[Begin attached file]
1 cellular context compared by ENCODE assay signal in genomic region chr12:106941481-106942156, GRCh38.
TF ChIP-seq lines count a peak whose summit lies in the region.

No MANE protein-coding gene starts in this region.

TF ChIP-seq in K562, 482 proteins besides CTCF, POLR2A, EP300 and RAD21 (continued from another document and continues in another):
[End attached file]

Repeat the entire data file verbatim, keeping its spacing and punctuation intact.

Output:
1 cellular context compared by ENCODE assay signal in genomic region chr12:106941481-106942156, GRCh38.
TF ChIP-seq lines count a peak whose summit lies in the region.

No MANE protein-coding gene starts in this region.

TF ChIP-seq in K562, 482 proteins besides CTCF, POLR2A, EP300 and RAD21 (continued from another document and continues in another):